Creeping north with the spring migration of waterfowl, a highly contagious form of bird flu visited Missouri and Kansas before dooming millions of hens recently at an Iowa egg facility.
Last week the governors of Wisconsin and Minnesota declared states of emergency.
And come autumn, scientists say, outbreaks of avian influenza probably will circle back, killing more commercial poultry in its path.
Experts already are calling it the worst U.S. outbreak of bird flu in more than three decades.
Never miss a local story.
The strain known as H5N2, which rarely is passed to humans, was found in early March at a southwest Missouri farm holding more than 15,000 turkeys. Soon the virus fired up in another turkey farm in central Missouri’s Moniteau County.
By the middle of March, a small flock of backyard chickens and ducks tested positive near Basehor in Leavenworth County, Kan.
In each case, state agriculture and local emergency crews set up quarantine zones, knocked on doors in a 3-mile radius of where the flu hit, swabbed the beaks of poultry in the area and destroyed infected birds.
Around Basehor they instructed feed stores to hold off selling Easter chicks. The tiny chirpers had to be certified as having come from outside the area before people could buy them.
Still, H5N2 would not be halted. As ducks and geese flapped northward, unaffected by the virus they carried, their droppings across eight Midwest states scattered seeds of a pathogen deadly to commercial poultry, especially turkeys.
“What we’re seeing is very unusual in the sense it’s moving through waterfowl and, really, moving throughout the world,” said USDA chief veterinary officer John Clifford in a conference call to reporters last week.
“We’re likely to see additional cases in the fall” when wild birds migrate south from Canada, he said, and maybe for years to come.
Human risk low
After a large egg operation in northwest Iowa last week confirmed the virus racing through a facility of nearly 4 million chickens, Clifford and others monitoring outbreaks stressed the public health risk is considered low.
No human infections have been detected during the U.S. outbreaks, USDA said.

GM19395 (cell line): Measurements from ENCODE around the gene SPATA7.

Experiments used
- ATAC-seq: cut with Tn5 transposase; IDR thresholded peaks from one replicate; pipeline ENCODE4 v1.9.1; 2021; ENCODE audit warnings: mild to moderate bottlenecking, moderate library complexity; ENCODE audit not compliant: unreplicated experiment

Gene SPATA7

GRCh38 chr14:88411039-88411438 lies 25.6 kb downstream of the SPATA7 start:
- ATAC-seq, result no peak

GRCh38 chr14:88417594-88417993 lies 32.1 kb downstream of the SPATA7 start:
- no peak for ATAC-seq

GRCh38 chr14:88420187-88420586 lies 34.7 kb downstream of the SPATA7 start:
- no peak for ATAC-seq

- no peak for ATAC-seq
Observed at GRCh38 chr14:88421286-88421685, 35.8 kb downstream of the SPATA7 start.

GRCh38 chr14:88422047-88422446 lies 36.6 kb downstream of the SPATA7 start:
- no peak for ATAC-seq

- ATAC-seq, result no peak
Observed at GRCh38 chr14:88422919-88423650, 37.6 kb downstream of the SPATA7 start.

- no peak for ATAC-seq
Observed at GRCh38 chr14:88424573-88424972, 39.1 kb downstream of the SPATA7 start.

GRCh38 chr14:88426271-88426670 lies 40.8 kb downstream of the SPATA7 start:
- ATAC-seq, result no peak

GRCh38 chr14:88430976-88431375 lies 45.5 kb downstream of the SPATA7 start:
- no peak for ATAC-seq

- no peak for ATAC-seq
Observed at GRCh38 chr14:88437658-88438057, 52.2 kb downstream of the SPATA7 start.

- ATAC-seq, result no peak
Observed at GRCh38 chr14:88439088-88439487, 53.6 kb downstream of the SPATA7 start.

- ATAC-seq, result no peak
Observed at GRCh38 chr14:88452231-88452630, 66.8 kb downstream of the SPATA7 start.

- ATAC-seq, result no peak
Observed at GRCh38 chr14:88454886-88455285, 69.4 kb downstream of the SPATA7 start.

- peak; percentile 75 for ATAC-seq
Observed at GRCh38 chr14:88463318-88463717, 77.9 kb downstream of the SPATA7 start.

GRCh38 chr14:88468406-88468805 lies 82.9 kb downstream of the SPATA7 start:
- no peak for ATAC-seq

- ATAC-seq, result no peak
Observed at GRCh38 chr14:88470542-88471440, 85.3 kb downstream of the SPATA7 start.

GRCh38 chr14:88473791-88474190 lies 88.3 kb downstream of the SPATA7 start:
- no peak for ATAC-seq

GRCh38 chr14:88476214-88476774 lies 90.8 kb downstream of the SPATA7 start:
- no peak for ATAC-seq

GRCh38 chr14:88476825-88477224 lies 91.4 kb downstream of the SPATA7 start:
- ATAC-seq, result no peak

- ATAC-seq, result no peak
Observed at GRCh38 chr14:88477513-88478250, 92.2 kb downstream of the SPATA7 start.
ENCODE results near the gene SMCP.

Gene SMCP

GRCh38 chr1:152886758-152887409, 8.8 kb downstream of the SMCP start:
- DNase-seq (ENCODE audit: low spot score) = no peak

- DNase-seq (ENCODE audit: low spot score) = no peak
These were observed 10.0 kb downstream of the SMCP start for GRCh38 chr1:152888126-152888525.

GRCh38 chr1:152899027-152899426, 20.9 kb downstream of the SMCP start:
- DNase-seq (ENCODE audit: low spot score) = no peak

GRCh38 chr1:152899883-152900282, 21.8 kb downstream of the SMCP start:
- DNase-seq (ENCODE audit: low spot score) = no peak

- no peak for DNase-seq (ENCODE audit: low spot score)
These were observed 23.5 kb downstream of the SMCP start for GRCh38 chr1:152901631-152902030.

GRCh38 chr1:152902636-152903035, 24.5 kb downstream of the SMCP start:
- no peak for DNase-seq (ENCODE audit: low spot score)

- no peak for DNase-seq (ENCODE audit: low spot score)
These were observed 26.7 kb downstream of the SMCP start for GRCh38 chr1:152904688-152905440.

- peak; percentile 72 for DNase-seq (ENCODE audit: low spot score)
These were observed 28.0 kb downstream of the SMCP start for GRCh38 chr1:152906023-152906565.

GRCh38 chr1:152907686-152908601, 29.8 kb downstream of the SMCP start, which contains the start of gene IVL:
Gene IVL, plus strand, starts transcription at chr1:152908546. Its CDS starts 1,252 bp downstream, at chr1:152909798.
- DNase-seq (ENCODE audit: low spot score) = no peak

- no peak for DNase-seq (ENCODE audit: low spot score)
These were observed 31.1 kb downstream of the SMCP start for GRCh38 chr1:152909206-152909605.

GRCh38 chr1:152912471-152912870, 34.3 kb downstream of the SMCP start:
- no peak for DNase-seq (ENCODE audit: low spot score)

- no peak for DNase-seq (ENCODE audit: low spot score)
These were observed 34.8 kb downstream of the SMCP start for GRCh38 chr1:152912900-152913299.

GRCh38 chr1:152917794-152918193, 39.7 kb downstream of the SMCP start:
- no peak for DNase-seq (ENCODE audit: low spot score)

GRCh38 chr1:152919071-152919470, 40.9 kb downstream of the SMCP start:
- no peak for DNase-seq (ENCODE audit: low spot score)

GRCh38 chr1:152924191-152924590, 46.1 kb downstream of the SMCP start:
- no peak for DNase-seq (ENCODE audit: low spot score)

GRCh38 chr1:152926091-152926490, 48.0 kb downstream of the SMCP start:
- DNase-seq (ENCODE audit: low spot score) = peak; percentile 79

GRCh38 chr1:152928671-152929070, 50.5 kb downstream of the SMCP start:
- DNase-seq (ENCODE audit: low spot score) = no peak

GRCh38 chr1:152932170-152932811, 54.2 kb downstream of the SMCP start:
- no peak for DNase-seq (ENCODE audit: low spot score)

The sick chickens in Iowa are being euthanized with a foam that knocks them out in seconds. Their eggs, which were to be processed by South Dakota-based Sonstegard Foods Co., are being kept out of the food supply, officials said.
If any infected poultry products slip past inspectors, heat will kill H5N2 and more common pathogens such as salmonella, lessening the threat for consumers.
“You cook it out of them,” said Kyoung Jin Yoon of Iowa State University’s College of Veterinary Medicine.
Likewise, a stretch of several warm days with highs in the 70s should bring a region’s outbreaks to a lull, Clifford said: “This virus doesn’t like heat very much at all.”
That’s why the H5N2 crisis appears to have been stamped out for now in states such as Arkansas, Missouri and Kansas. It’s gaining steam in the northern reaches of Iowa, in Minnesota and the Dakotas, where recent daily temperatures haven’t often exceeded 60 degrees.
Once infected, poultry typically die within 48 hours. The death rate among turkey flocks is close to 100 percent. Exposed chickens have a survival rate of about 40 percent, scientists say.
The financial threat to turkey growers in Wisconsin is severe enough that Gov. Scott Walker last week authorized the state’s National Guard to assist in the response to bird flu confirmed in three counties.
Minnesota Gov. Mark Dayton declared a state of emergency Thursday.
Although the potential impact on U.S. poultry prices is unclear, foreign countries already have placed restrictions on American poultry exports.